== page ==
Computer Science: Should we be looking forwards or backwards?

A high profile campaign to introduce a more rigorous computer science curriculum to UK schools has resulted in the UK Education minister, Michael Gove announcing that he will ‘scrap boring IT lessons‘ in schools. The core of the argument is that pupils emerging from the compulsory education sector do not have requisite skills in computer science to build software applications – rather, they are led through a curriculum which develops their skills in using productivity tools such as Microsoft’s Office suite.

Gove cites the achievements of Alan Turing as a legacy to which our school children should be aspiring. Turing was a remarkable figure indeed, a gifted mathematician, logician and computation expert. Yet his path to computer science hero status was similar to which many of our school children follow today. Classical school education followed by degree studies in mathematics at Cambridge and PhD achievement at Princeton. The foundation of all Turing’s work was in mathematics, yet this fact is strangely missing from many of the statements issued by Michael Gove and his advisors, who include Ian Livingstone, OBE, a veteran of the UK video games industry.

The underlying principles of all computer science disciplines, be they software design, programming, testing, programming language development or operating system design are mathematics. Without a strong mathematical support in areas such as logic, algebra, number systems, set theory and so on, then yes, school pupils may be able to undertake some programming activity (and I firmly believe they should!), but the defining principles which explains why their program works, or how to design their program to solve a particular problem will be lacking. Lets give our school children more programming in ICT lessons, but lets also give them the mathematical tools to be able to do it effectively.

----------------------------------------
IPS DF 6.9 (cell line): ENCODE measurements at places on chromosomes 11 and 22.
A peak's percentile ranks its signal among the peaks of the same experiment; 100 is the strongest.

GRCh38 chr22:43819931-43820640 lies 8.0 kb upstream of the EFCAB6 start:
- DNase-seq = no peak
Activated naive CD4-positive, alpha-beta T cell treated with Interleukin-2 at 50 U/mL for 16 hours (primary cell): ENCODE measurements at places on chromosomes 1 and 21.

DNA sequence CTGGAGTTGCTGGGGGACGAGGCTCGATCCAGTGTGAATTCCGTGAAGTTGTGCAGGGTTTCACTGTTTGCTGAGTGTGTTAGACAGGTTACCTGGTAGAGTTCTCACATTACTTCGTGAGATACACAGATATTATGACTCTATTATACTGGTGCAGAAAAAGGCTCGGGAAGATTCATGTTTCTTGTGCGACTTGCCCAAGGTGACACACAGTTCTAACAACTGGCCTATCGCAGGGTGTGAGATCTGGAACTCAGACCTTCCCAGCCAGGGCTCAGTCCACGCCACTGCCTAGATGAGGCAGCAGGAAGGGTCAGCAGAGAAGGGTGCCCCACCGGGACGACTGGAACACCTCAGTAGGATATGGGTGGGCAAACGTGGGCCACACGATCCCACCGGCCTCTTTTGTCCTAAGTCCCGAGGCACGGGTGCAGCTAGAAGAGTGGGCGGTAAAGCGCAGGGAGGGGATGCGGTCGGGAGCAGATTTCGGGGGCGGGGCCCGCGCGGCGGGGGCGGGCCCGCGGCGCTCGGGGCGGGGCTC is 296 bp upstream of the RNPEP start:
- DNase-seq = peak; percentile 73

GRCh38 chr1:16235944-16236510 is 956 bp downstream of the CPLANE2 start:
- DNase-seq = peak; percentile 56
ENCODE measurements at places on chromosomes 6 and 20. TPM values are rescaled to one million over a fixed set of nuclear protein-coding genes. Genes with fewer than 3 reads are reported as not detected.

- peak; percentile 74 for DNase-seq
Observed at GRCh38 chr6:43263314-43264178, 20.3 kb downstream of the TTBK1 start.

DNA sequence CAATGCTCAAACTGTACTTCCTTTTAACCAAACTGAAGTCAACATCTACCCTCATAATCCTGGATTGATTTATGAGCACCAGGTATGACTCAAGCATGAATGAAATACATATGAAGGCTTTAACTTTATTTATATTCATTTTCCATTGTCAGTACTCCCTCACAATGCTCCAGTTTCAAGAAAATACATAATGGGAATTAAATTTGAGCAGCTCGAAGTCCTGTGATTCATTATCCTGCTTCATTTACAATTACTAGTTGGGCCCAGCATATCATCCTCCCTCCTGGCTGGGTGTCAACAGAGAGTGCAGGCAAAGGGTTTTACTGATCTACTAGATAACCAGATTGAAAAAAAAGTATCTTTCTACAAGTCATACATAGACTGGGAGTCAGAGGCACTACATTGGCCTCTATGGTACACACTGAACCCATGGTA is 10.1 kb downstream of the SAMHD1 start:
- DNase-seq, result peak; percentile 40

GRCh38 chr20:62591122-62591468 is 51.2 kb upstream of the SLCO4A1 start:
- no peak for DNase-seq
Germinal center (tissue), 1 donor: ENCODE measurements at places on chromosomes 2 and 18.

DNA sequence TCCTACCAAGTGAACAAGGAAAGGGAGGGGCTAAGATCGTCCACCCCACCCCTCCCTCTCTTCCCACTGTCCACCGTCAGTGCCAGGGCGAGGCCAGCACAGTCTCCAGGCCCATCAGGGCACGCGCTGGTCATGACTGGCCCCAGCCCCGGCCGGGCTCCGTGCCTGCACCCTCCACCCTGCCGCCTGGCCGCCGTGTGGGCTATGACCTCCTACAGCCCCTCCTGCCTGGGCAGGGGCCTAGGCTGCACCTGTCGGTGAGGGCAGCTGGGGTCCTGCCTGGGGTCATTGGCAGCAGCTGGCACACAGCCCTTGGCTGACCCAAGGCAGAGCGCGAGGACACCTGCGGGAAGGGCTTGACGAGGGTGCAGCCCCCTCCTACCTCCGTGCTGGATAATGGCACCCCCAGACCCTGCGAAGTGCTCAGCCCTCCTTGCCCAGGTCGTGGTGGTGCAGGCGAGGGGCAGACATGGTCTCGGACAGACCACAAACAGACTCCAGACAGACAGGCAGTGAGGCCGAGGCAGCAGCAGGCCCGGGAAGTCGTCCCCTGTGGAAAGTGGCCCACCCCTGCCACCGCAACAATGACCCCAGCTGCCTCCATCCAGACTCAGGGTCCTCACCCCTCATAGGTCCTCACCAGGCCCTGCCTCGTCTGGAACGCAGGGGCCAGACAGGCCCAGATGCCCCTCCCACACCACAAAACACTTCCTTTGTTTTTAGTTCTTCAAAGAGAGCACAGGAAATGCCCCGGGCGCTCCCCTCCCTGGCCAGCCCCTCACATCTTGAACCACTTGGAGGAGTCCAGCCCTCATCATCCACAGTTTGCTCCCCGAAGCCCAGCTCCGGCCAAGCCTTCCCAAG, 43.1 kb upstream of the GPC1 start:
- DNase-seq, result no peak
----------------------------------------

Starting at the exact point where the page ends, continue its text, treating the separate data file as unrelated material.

Glancing in our metaphorical rear view mirror to cite Alan Turing is one way of looking at this problem. I believe though, that we should be focusing forward on the road ahead, giving our school pupils the mathematical skills they need to understand and support their software development activity and interests. Not all school leavers will want to become programmers or developers of software, but those that do should be given the right support to enable them to build their careers effectively.

 

A lot of bits and pieces….

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The pitlane during the Saturday morning pitwalk at Le Mans is a very busy place. It is a ‘must do’ activity for many fans, so the narrow pitlane gets very congested. I took this opportunity to look along the pit garages from the end to get this show to the bodywork panels laid out on show in front of the garages.

The state of that pitlane is a bit like the state of my EuroITV2012 paper which is loads of bits of interesting stuff, but not organised, or put together in any workable (or more importantly, submittable) form. Grappling with the conundrum of exactly why we tweet while watching TV is proving allusive to many researchers right now. It is interesting to see that PR and marketing gurus are now homing in on Twitter as a new landscape to exploit particularly when combined with TV viewing (http://blogs.imediaconnection.com/blog/2012/01/02/4-ways-to-optimize-the-tv-twitter-connection/). With that in mind, and the contributions of others in the world of Twitter research I am steadily bolting my paper together, clipping on the relevant parts and fine tuning the prose.